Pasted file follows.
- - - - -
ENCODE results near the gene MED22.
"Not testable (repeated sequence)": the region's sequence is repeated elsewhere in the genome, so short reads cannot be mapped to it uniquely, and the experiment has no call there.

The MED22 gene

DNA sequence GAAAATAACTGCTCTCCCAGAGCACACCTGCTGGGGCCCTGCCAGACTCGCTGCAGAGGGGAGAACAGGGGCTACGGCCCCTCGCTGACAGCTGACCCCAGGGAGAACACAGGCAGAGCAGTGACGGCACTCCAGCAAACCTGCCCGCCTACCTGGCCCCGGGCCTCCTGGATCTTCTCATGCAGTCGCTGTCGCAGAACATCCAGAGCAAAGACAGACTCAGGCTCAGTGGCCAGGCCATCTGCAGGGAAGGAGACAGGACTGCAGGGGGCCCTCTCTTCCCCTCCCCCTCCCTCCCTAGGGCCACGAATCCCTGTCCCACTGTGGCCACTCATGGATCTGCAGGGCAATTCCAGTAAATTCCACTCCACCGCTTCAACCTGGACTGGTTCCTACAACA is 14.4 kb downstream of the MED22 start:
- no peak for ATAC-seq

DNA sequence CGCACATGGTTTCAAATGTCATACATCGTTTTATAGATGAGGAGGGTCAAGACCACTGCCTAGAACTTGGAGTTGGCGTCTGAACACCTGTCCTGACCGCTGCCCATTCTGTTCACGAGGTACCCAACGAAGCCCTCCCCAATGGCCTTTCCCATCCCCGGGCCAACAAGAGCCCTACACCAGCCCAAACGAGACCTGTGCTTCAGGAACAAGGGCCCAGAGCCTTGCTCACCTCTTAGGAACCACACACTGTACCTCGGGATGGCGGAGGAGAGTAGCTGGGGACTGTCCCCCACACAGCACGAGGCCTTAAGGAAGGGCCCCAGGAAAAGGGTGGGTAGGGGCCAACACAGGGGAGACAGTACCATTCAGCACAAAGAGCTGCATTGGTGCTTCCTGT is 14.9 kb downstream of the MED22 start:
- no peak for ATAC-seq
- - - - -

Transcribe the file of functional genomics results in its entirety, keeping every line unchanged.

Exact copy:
ENCODE results near the gene MED22.
"Not testable (repeated sequence)": the region's sequence is repeated elsewhere in the genome, so short reads cannot be mapped to it uniquely, and the experiment has no call there.

The MED22 gene

DNA sequence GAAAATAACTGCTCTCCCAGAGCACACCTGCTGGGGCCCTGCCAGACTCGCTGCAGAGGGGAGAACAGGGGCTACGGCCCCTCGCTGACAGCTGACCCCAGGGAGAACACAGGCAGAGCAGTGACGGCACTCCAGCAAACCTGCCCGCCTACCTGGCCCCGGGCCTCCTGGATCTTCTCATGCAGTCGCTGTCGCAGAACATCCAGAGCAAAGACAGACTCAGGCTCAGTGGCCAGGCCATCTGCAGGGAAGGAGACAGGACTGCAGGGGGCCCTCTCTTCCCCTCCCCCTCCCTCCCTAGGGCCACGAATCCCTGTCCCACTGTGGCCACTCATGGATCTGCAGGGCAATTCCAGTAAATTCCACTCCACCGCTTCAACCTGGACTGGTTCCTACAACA is 14.4 kb downstream of the MED22 start:
- no peak for ATAC-seq

DNA sequence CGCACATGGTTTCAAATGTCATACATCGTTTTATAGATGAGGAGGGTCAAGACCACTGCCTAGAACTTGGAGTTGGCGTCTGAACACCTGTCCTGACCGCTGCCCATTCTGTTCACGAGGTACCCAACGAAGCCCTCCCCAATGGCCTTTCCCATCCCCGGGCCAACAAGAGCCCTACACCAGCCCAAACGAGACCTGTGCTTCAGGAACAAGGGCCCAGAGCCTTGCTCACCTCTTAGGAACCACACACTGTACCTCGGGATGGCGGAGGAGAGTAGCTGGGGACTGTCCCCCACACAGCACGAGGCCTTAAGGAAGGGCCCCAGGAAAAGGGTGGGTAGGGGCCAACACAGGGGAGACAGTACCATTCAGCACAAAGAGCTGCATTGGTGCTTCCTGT is 14.9 kb downstream of the MED22 start:
- no peak for ATAC-seq